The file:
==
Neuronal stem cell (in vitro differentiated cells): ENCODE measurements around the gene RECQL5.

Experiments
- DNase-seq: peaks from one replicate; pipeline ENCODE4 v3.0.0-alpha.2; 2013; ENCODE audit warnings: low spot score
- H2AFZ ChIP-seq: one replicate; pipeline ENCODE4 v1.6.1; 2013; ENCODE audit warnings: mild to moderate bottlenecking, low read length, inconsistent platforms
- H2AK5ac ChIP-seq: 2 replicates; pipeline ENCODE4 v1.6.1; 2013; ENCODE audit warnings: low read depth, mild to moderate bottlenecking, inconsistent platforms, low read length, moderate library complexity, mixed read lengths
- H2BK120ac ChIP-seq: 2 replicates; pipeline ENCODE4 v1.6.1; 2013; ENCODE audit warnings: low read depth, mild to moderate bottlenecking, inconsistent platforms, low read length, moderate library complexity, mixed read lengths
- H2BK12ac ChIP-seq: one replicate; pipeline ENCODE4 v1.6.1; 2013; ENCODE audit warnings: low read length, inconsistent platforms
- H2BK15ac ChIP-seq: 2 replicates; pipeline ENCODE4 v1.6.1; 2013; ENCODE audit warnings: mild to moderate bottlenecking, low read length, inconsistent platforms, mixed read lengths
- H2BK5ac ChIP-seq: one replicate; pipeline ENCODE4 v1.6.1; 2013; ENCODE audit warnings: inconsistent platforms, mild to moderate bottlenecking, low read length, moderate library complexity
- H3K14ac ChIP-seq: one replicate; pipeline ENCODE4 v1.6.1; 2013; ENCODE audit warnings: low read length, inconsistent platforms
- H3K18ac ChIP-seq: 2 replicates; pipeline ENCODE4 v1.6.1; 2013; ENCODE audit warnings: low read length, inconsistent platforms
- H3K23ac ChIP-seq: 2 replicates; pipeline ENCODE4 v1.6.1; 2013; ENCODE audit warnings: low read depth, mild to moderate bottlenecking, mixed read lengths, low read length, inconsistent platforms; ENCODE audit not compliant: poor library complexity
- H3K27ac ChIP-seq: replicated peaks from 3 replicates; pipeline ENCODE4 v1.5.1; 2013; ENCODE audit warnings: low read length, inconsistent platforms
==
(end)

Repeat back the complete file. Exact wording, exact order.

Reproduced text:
Neuronal stem cell (in vitro differentiated cells): ENCODE measurements around the gene RECQL5.

Experiments
- DNase-seq: peaks from one replicate; pipeline ENCODE4 v3.0.0-alpha.2; 2013; ENCODE audit warnings: low spot score
- H2AFZ ChIP-seq: one replicate; pipeline ENCODE4 v1.6.1; 2013; ENCODE audit warnings: mild to moderate bottlenecking, low read length, inconsistent platforms
- H2AK5ac ChIP-seq: 2 replicates; pipeline ENCODE4 v1.6.1; 2013; ENCODE audit warnings: low read depth, mild to moderate bottlenecking, inconsistent platforms, low read length, moderate library complexity, mixed read lengths
- H2BK120ac ChIP-seq: 2 replicates; pipeline ENCODE4 v1.6.1; 2013; ENCODE audit warnings: low read depth, mild to moderate bottlenecking, inconsistent platforms, low read length, moderate library complexity, mixed read lengths
- H2BK12ac ChIP-seq: one replicate; pipeline ENCODE4 v1.6.1; 2013; ENCODE audit warnings: low read length, inconsistent platforms
- H2BK15ac ChIP-seq: 2 replicates; pipeline ENCODE4 v1.6.1; 2013; ENCODE audit warnings: mild to moderate bottlenecking, low read length, inconsistent platforms, mixed read lengths
- H2BK5ac ChIP-seq: one replicate; pipeline ENCODE4 v1.6.1; 2013; ENCODE audit warnings: inconsistent platforms, mild to moderate bottlenecking, low read length, moderate library complexity
- H3K14ac ChIP-seq: one replicate; pipeline ENCODE4 v1.6.1; 2013; ENCODE audit warnings: low read length, inconsistent platforms
- H3K18ac ChIP-seq: 2 replicates; pipeline ENCODE4 v1.6.1; 2013; ENCODE audit warnings: low read length, inconsistent platforms
- H3K23ac ChIP-seq: 2 replicates; pipeline ENCODE4 v1.6.1; 2013; ENCODE audit warnings: low read depth, mild to moderate bottlenecking, mixed read lengths, low read length, inconsistent platforms; ENCODE audit not compliant: poor library complexity
- H3K27ac ChIP-seq: replicated peaks from 3 replicates; pipeline ENCODE4 v1.5.1; 2013; ENCODE audit warnings: low read length, inconsistent platforms